We were left having to pay $350 dollars for every checkup appointment, which starts as once a month, then twice a month as the pregnancy progresses, then every week within the last month of pregnancy as part of the birth plan. Don't have the 350? Can't come for the checkup. A total of 4,550 dollars that MUST be paid in full before the birth, or else they simply would not perform the birth. On top off all that, my wife was having a very difficult pregnancy that needed multiple additional visits, that cost additional co-payments that we simply couldn't afford. Again, we were eligible for a 100% free pregnancy and birth through Medicaid, we simply could not access it whatsoever due to her private plans.

    This story in real-time for me and my family was immensely more stressful, and flat out much darker then what I just laid out. Needless to say as someone who works full time doing roof inspections with no health insurance, and as someone who's been through my wife's pregnancy situation, I'm deeply dissatisfied with the current health system, am an avid medicare for all fan. Everybody (including those who can't afford a buy-in option) needs comprehensive healthcare, and we need it in a 1 tier system IMO.
     
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  8. dachuda86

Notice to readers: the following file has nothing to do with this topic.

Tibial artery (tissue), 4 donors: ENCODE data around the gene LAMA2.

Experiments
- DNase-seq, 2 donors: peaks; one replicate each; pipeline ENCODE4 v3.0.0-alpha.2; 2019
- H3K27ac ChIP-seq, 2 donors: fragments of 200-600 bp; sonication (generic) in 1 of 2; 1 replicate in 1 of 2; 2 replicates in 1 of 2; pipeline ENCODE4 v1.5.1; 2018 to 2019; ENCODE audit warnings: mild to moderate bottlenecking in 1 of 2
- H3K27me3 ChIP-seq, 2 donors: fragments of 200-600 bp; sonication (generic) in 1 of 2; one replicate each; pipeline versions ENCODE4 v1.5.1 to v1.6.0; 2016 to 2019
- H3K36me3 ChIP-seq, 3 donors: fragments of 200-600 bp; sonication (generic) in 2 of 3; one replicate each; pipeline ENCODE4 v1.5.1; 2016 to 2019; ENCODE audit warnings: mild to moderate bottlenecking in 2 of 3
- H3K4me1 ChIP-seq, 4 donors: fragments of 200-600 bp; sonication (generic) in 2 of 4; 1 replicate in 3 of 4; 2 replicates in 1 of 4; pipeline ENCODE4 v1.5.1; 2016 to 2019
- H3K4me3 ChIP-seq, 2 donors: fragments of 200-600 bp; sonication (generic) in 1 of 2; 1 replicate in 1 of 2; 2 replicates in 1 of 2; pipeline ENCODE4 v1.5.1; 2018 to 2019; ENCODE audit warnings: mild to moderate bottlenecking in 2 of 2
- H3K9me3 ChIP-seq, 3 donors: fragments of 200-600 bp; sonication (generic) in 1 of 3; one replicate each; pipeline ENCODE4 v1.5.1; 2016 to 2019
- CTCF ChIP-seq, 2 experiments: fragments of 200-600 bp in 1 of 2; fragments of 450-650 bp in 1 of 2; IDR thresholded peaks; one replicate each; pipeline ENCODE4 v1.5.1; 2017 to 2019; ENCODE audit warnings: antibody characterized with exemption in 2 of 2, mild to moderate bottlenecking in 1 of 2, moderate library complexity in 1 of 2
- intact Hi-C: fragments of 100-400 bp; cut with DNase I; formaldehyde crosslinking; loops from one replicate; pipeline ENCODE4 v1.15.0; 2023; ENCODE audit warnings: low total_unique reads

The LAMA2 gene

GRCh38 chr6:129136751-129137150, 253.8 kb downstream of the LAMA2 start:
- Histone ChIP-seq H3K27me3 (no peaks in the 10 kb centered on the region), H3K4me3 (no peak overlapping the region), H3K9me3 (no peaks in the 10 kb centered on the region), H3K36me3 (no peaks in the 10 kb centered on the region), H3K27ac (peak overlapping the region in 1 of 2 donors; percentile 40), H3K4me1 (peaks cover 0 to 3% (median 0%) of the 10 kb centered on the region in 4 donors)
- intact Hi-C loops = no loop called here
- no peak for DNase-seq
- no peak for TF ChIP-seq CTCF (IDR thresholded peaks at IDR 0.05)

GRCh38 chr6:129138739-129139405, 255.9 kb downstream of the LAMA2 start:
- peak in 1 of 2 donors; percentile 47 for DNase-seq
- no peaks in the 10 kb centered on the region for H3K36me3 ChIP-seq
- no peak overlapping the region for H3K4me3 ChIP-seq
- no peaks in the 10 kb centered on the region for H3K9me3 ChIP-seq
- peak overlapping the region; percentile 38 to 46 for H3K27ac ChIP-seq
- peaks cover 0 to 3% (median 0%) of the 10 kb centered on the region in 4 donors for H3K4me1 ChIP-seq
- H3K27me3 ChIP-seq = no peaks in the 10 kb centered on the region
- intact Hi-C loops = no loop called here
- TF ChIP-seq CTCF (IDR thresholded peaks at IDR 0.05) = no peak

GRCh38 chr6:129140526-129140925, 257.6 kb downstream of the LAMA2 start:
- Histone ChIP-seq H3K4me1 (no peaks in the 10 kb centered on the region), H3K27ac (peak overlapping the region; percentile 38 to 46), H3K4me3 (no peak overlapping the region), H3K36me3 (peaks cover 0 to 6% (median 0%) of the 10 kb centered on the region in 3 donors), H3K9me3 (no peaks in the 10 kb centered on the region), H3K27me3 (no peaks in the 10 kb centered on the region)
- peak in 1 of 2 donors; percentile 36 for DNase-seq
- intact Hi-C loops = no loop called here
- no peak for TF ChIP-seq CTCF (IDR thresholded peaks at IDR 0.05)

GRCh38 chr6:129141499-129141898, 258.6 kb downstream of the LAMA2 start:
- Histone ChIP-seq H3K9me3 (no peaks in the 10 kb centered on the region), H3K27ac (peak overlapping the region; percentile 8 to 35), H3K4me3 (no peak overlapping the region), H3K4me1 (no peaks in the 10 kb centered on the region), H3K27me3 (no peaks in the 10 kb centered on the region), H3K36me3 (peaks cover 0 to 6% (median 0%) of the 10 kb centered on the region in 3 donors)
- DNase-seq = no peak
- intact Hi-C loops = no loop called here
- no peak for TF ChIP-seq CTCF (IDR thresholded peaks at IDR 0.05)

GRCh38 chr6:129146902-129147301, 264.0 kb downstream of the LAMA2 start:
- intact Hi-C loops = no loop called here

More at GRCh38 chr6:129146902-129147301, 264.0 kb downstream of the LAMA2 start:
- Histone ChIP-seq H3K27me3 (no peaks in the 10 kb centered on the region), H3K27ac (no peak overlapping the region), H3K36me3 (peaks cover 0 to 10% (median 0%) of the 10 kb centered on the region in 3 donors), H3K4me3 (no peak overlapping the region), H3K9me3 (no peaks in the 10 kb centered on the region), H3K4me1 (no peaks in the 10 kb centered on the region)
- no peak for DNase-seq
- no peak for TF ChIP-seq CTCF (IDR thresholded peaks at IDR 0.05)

dachuda86 Member

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    Universal for citizens. Illegals must pay and face deportation. Valid visa, then we can talk. Perhaps increase the visa fees to cover this.
     
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  9. finalsbound

    finalsbound Contributing Member

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  10. iconoclastic

    iconoclastic Member

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    What's the difference between Medicare for all and Medicare buy in option? Wouldn't even the poorest people be eligible for Medicaid either way?
     
  11. txtony

    txtony Member

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    Medicare for all.

    Private ins as supplemental ins or even replacement for those that do not want federal negotiated pricing and services.
     
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  12. Air Langhi

    Air Langhi Contributing Member

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    The biggest issue is cost. The US government is already the largest healthcare provider in the US by far and has the best rates. Also you can't do balanced billing with medicare. If medicare is offered as a public option it will become the de facto option. That is why the republicans are so against the public option.
     
  13. dobro1229

    dobro1229 Contributing Member